Abstract

ABSTRACT:

In the summer of 2013, Istanbul's Gezi Park became the site of a historic mobilization against the Justice and Development Party (AKP) government. Prompted by plans to privatize and commodify one of the last vestiges of truly public space in downtown Istanbul, protests spread across the country, with approximately 3.6 million people participating. The protestors coalesced around rejecting the AKP's authoritarianism, but the demonstrations also underscored growing popular discontent with neoliberalism in a country once considered a model for "emerging" economies. The protesters demanded the right to the city, protection of workers' rights, equal access to healthcare and education, and an end to the "pillaging of [Turkey's] ecological heritage." In response, officials portrayed the mobilization as a neferious international plot to hinder Turkey's economic growth. Once a champion of deepening the country's integration into the world market, the AKP government was now vilifying global market forces as a threat to Turkey's "national will."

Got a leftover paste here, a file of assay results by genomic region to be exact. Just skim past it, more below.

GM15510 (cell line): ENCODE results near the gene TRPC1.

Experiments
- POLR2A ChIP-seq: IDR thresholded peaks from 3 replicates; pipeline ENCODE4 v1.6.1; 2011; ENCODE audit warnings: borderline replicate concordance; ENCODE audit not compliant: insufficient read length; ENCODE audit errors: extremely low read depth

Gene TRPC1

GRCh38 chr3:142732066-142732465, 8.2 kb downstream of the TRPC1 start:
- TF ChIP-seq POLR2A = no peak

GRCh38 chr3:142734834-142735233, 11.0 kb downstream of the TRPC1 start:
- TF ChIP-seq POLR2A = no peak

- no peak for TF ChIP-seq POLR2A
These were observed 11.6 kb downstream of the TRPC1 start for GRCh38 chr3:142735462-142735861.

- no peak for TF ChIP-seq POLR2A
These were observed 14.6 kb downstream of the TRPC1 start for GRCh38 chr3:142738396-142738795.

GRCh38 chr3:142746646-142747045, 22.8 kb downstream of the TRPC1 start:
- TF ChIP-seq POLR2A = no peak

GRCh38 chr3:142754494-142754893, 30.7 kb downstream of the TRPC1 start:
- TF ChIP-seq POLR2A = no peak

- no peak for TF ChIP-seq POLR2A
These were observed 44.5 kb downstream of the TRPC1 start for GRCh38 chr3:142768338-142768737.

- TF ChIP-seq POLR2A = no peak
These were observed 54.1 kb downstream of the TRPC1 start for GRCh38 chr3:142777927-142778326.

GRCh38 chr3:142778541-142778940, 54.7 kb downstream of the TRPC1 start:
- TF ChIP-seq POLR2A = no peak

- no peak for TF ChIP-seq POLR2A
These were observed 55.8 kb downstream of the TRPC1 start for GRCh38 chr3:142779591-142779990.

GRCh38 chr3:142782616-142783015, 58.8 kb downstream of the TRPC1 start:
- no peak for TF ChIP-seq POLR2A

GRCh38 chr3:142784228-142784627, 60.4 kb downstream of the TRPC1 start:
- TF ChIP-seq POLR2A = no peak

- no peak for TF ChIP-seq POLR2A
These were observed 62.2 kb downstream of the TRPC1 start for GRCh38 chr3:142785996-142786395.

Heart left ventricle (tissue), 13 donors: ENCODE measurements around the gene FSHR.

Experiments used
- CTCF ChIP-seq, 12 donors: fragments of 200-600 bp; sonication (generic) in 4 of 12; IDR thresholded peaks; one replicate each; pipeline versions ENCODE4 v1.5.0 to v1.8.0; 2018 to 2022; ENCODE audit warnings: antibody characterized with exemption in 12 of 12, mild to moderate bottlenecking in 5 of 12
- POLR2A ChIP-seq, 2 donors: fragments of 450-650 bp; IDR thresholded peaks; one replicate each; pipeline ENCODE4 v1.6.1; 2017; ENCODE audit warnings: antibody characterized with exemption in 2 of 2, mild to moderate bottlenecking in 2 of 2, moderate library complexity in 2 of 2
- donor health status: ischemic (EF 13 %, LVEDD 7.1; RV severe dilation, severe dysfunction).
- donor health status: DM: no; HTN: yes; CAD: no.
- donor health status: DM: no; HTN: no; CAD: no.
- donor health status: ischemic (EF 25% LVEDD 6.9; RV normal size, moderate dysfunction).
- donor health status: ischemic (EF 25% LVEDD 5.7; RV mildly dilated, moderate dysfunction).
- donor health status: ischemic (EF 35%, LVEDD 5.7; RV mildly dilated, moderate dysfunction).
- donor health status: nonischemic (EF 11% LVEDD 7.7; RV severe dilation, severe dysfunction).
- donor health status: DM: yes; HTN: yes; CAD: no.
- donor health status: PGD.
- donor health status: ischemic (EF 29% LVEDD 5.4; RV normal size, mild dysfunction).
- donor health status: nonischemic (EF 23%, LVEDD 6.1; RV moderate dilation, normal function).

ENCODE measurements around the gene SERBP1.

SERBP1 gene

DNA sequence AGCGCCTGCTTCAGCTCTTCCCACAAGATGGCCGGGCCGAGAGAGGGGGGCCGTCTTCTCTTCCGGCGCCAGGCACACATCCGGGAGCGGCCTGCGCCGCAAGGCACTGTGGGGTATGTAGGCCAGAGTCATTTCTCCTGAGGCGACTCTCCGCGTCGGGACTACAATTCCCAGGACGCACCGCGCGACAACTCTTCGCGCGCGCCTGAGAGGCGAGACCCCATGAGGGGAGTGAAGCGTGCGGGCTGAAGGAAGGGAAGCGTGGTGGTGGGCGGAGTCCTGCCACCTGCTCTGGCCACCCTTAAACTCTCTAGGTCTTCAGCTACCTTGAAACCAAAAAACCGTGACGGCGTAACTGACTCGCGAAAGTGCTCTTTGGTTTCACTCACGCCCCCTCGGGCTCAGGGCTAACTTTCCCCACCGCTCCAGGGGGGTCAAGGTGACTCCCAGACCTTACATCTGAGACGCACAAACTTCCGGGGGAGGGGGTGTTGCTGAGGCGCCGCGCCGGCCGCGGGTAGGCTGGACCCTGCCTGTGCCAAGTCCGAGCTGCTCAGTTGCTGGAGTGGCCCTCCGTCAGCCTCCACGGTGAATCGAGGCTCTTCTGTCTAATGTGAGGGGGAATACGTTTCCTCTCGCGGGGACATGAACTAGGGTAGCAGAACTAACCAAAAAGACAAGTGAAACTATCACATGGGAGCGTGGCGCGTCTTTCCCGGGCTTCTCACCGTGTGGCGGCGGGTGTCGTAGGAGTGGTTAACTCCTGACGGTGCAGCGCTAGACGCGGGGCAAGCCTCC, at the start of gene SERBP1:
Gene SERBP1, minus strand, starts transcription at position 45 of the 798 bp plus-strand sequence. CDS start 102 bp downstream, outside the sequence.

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Additional Information

ISSN
1946-0910
Print ISSN
0012-3846
Pages
pp. 48-56
Launched on MUSE
2019-06-26
Open Access
No
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